U.S. Coronavirus Forecasts Offer Somber Outlook


The U.S. coronavirus death toll is expected to pass 180,000 and could reach 200,000 by Sept. 5, according to modelers whose forecasts are shared by the Centers for Disease Control and Prevention—a somber prediction as the country tries to battle the virus and revitalize the economy.

U.S. deaths currently number at least 169,313, according to data compiled by Johns Hopkins University. Total infections exceed 5.3 million, with the new cases logged Friday topping 60,000 after two days of over 50,000 new cases, according to the Johns Hopkins data. The U.S. total represents about a quarter of the cases world-wide, which surpassed 21 million.

California became the first U.S. state to report more than 600,000 confirmed coronavirus cases. Deaths there exceed 11,000. Meanwhile, in New York, once the U.S.’s epicenter of the virus., Gov. Andrew Cuomo said Saturday hospitalizations in the state had dropped to 523, the lowest since March 17. Mr. Cuomo also said the state on Friday set a new daily record for the number of Covid-19 tests reported at 88,668, with a 0.8% positivity rate.

The CDC updated guidance for people who have recovered from a coronavirus infection, based on findings that they can continue to test positive for up to three months without being infectious to others. People should stay isolated for at least 10 days after symptoms appear and until 24 hours after their fever subsides, but after that need not “quarantine or get tested again for up to three months as long as they do not develop symptoms again,” the CDC website says.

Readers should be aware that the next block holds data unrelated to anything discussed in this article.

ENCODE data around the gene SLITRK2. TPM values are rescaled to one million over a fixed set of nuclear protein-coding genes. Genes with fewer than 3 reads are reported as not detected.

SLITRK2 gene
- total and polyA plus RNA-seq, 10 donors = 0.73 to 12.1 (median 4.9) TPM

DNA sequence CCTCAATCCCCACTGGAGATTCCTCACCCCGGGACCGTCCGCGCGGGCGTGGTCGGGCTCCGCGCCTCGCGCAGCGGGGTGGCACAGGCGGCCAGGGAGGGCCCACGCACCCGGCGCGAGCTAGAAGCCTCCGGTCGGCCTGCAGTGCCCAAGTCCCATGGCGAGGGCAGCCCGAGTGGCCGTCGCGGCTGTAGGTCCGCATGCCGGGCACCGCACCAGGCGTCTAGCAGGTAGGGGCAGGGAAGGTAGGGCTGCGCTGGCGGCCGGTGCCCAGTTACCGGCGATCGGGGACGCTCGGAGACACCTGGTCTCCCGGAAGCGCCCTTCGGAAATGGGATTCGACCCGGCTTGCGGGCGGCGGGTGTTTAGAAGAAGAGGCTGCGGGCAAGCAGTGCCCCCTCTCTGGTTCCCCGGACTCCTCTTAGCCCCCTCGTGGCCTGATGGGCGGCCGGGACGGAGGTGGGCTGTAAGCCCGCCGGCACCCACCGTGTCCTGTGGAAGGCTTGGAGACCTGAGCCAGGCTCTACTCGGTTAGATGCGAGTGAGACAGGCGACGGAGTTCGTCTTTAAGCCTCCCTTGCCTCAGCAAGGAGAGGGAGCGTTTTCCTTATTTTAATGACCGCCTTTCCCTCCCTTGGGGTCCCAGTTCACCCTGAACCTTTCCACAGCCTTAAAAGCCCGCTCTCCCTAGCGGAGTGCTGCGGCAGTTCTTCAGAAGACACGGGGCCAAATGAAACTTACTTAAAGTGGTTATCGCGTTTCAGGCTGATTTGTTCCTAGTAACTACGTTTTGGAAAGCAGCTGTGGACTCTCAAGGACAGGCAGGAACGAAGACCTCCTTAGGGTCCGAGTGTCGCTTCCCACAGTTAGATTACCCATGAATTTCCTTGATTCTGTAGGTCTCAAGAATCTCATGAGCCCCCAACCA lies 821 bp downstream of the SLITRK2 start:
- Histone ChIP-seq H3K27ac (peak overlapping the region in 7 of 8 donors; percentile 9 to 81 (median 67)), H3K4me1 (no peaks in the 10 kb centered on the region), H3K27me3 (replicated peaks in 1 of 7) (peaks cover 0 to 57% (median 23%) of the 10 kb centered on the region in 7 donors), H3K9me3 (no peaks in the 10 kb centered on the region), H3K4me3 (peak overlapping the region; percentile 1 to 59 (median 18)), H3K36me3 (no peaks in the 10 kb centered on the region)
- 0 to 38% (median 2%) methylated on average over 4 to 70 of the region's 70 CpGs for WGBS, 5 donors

McKesson Corp. will lead the distribution of future coronavirus vaccines and related supplies, President Trump said Friday, part of the government’s efforts to accelerate development and production of drugs and vaccines for Covid-19, the disease caused by the new coronavirus.

More than a third of Americans surveyed, though, said they would choose not to be vaccinated for the coronavirus, an NPR-PBS NewsHour-Marist poll released Friday showed, while 60% said they would take the shot. Still, that is more vaccine-positive than with the H1N1 flu in 2009, when the margin was 42% no and only 52% yes.

The U.S. Food and Drug Administration issued emergency authorization for an inexpensive Covid-19 test that Yale University developed in partnership with the National Basketball Association. Players and staff took the saliva test, known as SalivaDirect, along with the more traditional, and more invasive, nasal and oral swabs. The results of both methods were nearly identical, according to a non-peer-reviewed report published earlier this month.

“Being able to perform a test without extraction kits can increase testing capacity and reduce the strain on resources,” the FDA said. “Since the saliva sample is self-collected under the observation of a health care professional, this test could also potentially lower the risk posed to health care workers responsible for sample collection.” SalivaDirect is the fifth saliva-based sample test that has received FDA authorization.

On Saturday, Michigan Gov. Gretchen Whitmer signed an executive order that would require widespread Covid-19 testing in the state’s prison and jails. The executive order establishes new testing and safety protocols to limit the spread of the virus in confined populations. Part of the executive order requires the testing of inmates during entry to, transfer and release from various types of correctional facilities, including juvenile detention centers.